Orson Scott Card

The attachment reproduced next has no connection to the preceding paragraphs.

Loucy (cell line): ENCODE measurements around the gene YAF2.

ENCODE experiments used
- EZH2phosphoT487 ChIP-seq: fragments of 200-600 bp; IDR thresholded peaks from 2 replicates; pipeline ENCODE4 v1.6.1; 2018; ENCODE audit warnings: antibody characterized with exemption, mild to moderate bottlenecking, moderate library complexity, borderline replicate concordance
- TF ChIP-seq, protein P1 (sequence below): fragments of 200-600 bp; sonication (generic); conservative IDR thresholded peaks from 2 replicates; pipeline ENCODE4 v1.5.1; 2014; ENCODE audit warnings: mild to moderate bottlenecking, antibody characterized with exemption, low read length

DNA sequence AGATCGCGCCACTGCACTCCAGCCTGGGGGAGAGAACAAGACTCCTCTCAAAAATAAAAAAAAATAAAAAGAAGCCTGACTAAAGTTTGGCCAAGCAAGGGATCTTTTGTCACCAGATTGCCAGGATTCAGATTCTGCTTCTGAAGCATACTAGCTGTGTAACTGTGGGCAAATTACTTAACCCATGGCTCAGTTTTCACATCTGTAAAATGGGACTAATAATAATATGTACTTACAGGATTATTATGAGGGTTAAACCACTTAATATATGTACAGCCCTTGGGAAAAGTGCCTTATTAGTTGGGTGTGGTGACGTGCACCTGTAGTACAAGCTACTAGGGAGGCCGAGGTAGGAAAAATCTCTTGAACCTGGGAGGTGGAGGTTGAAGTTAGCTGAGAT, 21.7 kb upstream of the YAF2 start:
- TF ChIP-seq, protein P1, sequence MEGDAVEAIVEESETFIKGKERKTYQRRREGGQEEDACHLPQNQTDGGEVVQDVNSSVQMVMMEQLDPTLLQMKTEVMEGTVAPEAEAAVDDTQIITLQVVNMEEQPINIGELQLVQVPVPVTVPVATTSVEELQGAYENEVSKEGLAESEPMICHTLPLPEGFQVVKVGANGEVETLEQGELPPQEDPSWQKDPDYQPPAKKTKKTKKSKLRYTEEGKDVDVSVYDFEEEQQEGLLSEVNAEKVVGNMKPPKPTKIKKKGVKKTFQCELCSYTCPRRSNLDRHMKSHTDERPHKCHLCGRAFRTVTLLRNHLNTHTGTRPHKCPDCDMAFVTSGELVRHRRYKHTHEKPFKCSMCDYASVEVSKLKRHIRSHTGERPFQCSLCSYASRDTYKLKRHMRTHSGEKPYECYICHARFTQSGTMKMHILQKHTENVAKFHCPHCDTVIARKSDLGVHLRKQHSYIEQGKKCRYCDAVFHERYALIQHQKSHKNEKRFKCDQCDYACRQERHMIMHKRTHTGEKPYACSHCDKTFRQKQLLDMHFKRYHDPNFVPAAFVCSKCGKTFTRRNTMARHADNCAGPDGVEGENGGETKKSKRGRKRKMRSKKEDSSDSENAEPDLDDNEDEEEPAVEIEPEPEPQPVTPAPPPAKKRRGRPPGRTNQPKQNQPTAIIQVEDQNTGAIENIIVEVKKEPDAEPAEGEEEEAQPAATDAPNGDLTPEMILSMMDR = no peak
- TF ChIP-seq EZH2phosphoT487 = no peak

A rather one-dimensional but mostly satisfying child-soldier yarn which substantially extends and embellishes one of Card's better short stories (Unaccompanied Sonata and Other Stories, 1980). Following a barely-defeated invasion attempt by the insect-like alien "buggers," a desperate Earth command resorts to genetic experimentation in order to produce a tactical genius capable of defeating the buggers in round two. (A counterinvasion has already been launched, but will take years to reach the buggers' home planet.) So likable but determined "Ender" Wiggins, age six, becomes Earth's last hope--when his equally talented elder siblings Peter (too vicious and vindictive) and Valentine (too gentle and sympathetic) prove unsuitable. And, in a dramatic, brutally convincing series of war games and computer-fantasies, Ender is forced to realize his military genius, to rely on nothing and no-one but himself. . . and to disregard all rules in order to win. There are some minor, distracting side issues here: wrangles among Ender's adult trainers; an irrelevant subplot involving Peter's attempt to take over Earth. And there'll be no suspense for those familiar with the short story. Still, the long passages focusing on Ender are nearly always enthralling--the details are handled with flair and assurance--and this is altogether a much more solid, mature, and persuasive effort than Card's previous full-length appearances.